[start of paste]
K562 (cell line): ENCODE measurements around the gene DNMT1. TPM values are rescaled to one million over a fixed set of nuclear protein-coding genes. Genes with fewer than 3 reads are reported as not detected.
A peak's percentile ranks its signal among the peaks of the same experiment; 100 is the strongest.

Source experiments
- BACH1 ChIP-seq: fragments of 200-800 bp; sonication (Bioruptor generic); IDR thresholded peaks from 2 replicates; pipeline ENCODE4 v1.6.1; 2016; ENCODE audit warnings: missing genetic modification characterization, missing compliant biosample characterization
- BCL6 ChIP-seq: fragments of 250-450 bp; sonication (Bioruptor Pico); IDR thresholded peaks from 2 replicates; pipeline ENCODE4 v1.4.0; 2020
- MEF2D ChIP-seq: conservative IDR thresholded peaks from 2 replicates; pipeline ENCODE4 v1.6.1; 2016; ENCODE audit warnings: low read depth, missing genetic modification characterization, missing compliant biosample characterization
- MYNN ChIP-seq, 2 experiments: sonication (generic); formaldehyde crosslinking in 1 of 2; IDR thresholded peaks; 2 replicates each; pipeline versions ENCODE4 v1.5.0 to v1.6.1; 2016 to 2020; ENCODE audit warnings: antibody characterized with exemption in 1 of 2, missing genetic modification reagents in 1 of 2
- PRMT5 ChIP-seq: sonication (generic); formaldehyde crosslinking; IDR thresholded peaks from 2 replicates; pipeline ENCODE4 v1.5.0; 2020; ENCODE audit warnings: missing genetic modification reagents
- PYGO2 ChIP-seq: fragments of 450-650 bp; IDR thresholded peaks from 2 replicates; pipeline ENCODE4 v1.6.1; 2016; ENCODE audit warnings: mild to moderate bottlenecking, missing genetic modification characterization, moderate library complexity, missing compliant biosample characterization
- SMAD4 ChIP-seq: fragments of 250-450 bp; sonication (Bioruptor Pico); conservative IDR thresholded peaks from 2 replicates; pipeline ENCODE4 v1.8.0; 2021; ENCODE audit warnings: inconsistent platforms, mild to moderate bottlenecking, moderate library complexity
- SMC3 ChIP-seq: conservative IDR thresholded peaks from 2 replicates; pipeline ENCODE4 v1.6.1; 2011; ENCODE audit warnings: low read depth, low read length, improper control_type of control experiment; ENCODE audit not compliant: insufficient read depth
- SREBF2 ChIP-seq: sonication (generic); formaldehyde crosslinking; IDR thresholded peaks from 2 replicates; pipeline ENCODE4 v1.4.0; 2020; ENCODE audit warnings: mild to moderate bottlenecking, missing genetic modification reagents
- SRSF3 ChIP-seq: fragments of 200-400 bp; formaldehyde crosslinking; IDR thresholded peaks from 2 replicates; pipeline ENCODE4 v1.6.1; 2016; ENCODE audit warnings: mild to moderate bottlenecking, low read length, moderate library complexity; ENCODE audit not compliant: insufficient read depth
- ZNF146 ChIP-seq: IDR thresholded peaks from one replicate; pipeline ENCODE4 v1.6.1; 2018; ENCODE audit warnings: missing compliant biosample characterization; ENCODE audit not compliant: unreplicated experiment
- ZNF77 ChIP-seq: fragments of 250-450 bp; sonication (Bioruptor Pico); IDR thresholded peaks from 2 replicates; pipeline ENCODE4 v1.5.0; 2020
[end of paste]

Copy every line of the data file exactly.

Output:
K562 (cell line): ENCODE measurements around the gene DNMT1. TPM values are rescaled to one million over a fixed set of nuclear protein-coding genes. Genes with fewer than 3 reads are reported as not detected.
A peak's percentile ranks its signal among the peaks of the same experiment; 100 is the strongest.

Source experiments
- BACH1 ChIP-seq: fragments of 200-800 bp; sonication (Bioruptor generic); IDR thresholded peaks from 2 replicates; pipeline ENCODE4 v1.6.1; 2016; ENCODE audit warnings: missing genetic modification characterization, missing compliant biosample characterization
- BCL6 ChIP-seq: fragments of 250-450 bp; sonication (Bioruptor Pico); IDR thresholded peaks from 2 replicates; pipeline ENCODE4 v1.4.0; 2020
- MEF2D ChIP-seq: conservative IDR thresholded peaks from 2 replicates; pipeline ENCODE4 v1.6.1; 2016; ENCODE audit warnings: low read depth, missing genetic modification characterization, missing compliant biosample characterization
- MYNN ChIP-seq, 2 experiments: sonication (generic); formaldehyde crosslinking in 1 of 2; IDR thresholded peaks; 2 replicates each; pipeline versions ENCODE4 v1.5.0 to v1.6.1; 2016 to 2020; ENCODE audit warnings: antibody characterized with exemption in 1 of 2, missing genetic modification reagents in 1 of 2
- PRMT5 ChIP-seq: sonication (generic); formaldehyde crosslinking; IDR thresholded peaks from 2 replicates; pipeline ENCODE4 v1.5.0; 2020; ENCODE audit warnings: missing genetic modification reagents
- PYGO2 ChIP-seq: fragments of 450-650 bp; IDR thresholded peaks from 2 replicates; pipeline ENCODE4 v1.6.1; 2016; ENCODE audit warnings: mild to moderate bottlenecking, missing genetic modification characterization, moderate library complexity, missing compliant biosample characterization
- SMAD4 ChIP-seq: fragments of 250-450 bp; sonication (Bioruptor Pico); conservative IDR thresholded peaks from 2 replicates; pipeline ENCODE4 v1.8.0; 2021; ENCODE audit warnings: inconsistent platforms, mild to moderate bottlenecking, moderate library complexity
- SMC3 ChIP-seq: conservative IDR thresholded peaks from 2 replicates; pipeline ENCODE4 v1.6.1; 2011; ENCODE audit warnings: low read depth, low read length, improper control_type of control experiment; ENCODE audit not compliant: insufficient read depth
- SREBF2 ChIP-seq: sonication (generic); formaldehyde crosslinking; IDR thresholded peaks from 2 replicates; pipeline ENCODE4 v1.4.0; 2020; ENCODE audit warnings: mild to moderate bottlenecking, missing genetic modification reagents
- SRSF3 ChIP-seq: fragments of 200-400 bp; formaldehyde crosslinking; IDR thresholded peaks from 2 replicates; pipeline ENCODE4 v1.6.1; 2016; ENCODE audit warnings: mild to moderate bottlenecking, low read length, moderate library complexity; ENCODE audit not compliant: insufficient read depth
- ZNF146 ChIP-seq: IDR thresholded peaks from one replicate; pipeline ENCODE4 v1.6.1; 2018; ENCODE audit warnings: missing compliant biosample characterization; ENCODE audit not compliant: unreplicated experiment
- ZNF77 ChIP-seq: fragments of 250-450 bp; sonication (Bioruptor Pico); IDR thresholded peaks from 2 replicates; pipeline ENCODE4 v1.5.0; 2020